nerd-155841_640THE REDESIGNED SAT

In the spring of 2014, the College Board began releasing information about the Redesigned SAT, which will be administered for the first time in March 2016. Soon after the initial literature became available, the members of Method Test Prep's content development team met to discuss the major changes to the SAT, and to determine how Method Test Prep would prepare to serve educators, parents, and students in light of these changes.


THIS THING IS ROUGH

As more material was released, it became clear that the Redesigned SAT would be a more challenging exam than the current one. Several of the changes in the English-based sections make for a more rigorous test of reading and grammar, but the Mathematics sections take the cake; indeed, the relative difficulty of the mathematics on the new test took all of us on the content team by surprise. In fact, we came to two conclusions relatively early on. Either:

  1. The College Board "overshot" during its redesign, was too ambitious for its own (and students') good, and would eventually have to dial back the difficulty level of the math sections

    or

  2. The scaling on the new exam would have to be significantly more favorable than the scaling on the current one.

WHAT WE FOUND

Whether #1 will happen remains to be seen. However, we no longer have to wait to see if #2 is correct. Just this week, the College Board released the scoring scales for the four official Redesigned SAT exams it has posted. Here's what we found when we analyzed the numbers. 

New Call-to-action If you're interested in the technical details, read the table below along with the details in the Explanation text. If not, there are some clear conclusions. The most interesting trend behind these numbers arises in the bottom two rows of the table. Notice the differences in the percentages of total questions students must answer correctly to earn the scaled scores at the top: they're huge. The differences are best understood by observing the table's final row, which shows the percent differentials. For example, to get a 700 on the redesigned SAT's Mathematics section, students could afford to answer only 82.8% of the 58 total questions correctly. This is 8.4 percentage points lower than the percentage of total questions students would need to answer correctly on the current exam's Mathematics section to earn the same scaled score. As we move down the scaled scores, the percent differentials become even higher. The conclusion: the redesigned SAT's Mathematics scoring scale has been tweaked to provide a much more substantial cushion than its current counterpart.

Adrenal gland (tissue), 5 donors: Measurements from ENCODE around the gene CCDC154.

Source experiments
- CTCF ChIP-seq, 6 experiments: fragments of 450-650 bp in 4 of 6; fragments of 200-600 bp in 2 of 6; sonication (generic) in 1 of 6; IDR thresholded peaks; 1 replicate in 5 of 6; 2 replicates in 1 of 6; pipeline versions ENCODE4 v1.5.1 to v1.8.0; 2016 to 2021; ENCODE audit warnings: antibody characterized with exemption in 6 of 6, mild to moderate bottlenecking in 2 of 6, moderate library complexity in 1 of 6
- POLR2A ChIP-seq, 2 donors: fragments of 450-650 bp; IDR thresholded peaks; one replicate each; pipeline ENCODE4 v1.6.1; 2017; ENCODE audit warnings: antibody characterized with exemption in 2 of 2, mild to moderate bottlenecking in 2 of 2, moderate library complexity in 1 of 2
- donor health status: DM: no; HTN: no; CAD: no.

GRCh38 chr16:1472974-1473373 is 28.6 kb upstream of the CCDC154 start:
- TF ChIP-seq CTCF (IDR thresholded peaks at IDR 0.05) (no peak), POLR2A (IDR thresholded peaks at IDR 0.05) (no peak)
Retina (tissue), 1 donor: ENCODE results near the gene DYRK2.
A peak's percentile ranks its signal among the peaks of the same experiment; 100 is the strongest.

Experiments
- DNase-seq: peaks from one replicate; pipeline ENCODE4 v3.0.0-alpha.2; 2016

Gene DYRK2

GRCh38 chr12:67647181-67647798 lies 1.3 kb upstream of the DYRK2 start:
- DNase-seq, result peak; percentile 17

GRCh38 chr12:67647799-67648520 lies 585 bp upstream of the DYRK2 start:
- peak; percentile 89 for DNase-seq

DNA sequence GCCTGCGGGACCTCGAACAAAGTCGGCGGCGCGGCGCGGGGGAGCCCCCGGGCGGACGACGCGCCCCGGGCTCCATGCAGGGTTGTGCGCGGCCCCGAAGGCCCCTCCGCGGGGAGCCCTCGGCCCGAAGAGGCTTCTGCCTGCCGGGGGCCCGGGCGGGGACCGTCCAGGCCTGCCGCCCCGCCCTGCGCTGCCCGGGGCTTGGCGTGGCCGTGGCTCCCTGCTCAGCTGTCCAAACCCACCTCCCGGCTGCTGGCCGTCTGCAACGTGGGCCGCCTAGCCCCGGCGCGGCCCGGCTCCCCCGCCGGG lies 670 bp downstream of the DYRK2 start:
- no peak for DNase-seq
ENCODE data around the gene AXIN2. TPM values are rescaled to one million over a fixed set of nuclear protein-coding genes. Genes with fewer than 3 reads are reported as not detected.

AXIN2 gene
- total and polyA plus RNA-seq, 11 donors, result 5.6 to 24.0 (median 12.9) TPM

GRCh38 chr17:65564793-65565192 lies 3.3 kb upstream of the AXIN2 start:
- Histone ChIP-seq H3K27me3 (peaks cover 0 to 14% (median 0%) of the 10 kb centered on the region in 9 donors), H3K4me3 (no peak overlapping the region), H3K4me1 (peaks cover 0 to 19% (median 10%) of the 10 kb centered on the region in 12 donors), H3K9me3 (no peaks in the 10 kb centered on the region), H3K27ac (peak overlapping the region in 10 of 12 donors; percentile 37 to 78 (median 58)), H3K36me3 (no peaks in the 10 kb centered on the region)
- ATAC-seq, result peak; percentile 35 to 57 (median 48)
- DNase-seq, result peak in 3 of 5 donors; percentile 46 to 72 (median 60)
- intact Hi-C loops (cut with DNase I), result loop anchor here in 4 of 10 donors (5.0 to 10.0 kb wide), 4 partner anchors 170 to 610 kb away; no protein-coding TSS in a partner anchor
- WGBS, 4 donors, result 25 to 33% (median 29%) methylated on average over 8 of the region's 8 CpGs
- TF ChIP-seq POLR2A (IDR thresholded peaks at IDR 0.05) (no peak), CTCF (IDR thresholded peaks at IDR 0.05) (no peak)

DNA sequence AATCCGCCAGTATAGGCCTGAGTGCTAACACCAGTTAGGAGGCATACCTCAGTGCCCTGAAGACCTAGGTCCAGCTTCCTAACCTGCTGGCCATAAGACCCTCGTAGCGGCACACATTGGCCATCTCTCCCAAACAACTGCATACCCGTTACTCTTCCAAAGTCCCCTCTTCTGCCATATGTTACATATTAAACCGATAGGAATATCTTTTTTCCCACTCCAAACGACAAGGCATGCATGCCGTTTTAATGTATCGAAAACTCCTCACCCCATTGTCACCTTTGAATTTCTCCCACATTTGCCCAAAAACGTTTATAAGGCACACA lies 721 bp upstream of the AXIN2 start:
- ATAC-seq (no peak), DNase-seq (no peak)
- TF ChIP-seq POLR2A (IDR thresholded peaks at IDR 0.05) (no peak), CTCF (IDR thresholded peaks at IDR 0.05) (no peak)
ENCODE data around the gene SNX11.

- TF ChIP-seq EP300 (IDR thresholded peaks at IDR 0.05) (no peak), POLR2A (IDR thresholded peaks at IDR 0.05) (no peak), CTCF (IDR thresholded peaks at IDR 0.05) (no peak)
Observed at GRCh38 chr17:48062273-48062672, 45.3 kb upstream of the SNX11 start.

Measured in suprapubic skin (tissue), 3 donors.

A quick but important word of caution. As noted in the explanation above, we're not yet certain that, say, a "500" on the current SAT's Mathematics section will be equivalent to a 500 on the redesigned test's Mathematics section. We'll know more in May 2016, when the College Board publishes concordance tables that will allow us to compare "old" SAT scores to the new ones. At first glance, however, the difference is pretty extreme, and we think we know why: the redesigned SAT's math is, in a word, difficult, and the scales that will be used to score it reflect the new test's challenges in a big way.

Scaled Score***

400

500

600

700

Test

Current

Redesigned

Current

Redesigned

Current

Redesigned

Current

Redesigned

Fraction of Raw Points Needed*

13/54

15/58

25/54

24/58

37/54

36/58

48/54

48/58

Questions Correct Needed**

21

15

31

24

40

36

49

48

Percent of Questions Correct Needed

39.3%

25.9%

57.0%

41.4%

74.8%

62.1%

91.1%

82.8%

Percent Correct Differential****

13.4

15.7

12.7

8.4

Explanation: The table above gives four benchmark scores in intervals of 100 points on the Mathematics sections of the current and redesigned SATs. The third, fourth, and fifth rows of the table show the total number of raw points, total number of questions correct, and total percent of questions correct that are needed on the Mathematics sections of each exam for a student to achieve each benchmark score. *On the current SAT, there are 54 total mathematics questions. On the redesigned SAT, there are 58 total mathematics questions. **Calculated as (54 – ((4*(54 – r))/5), where r is the number of raw points needed to achieve the given Scaled Score. On the current SAT, there is a "guessing penalty" for incorrect answers on multiple choice questions: students will lose 1/4 of a raw point for each wrong answer. Thus, to achieve the number of points shown in the "Fraction of Raw Points Needed" row, a student must answer this number of questions correctly on the current exam. Note that this calculation was made assuming a student answered all questions (no omissions), and that no points were lost on the ten "student-produced response" ("grid-in") mathematics questions, which are the only questions on the current exam for which a wrong answer does not cost students 1/4 of a raw point. There is no penalty for incorrect answers on the redesigned SAT. ***The College Board has not yet produced concordance tables that compare scores on the 800-point scale on the current and redesigned SAT. Therefore, we do not yet know with certainty that a 500, for example, on the current SAT's Mathematics section is equivalent to a 500 on the redesigned SAT's Mathematics section. The College Board has announced that concordance tables will be released in May 2016.****Calculated as (Percent of Questions Correct Needed on Current SAT) – (Percent of Questions Correct Needed on Redesigned SAT).

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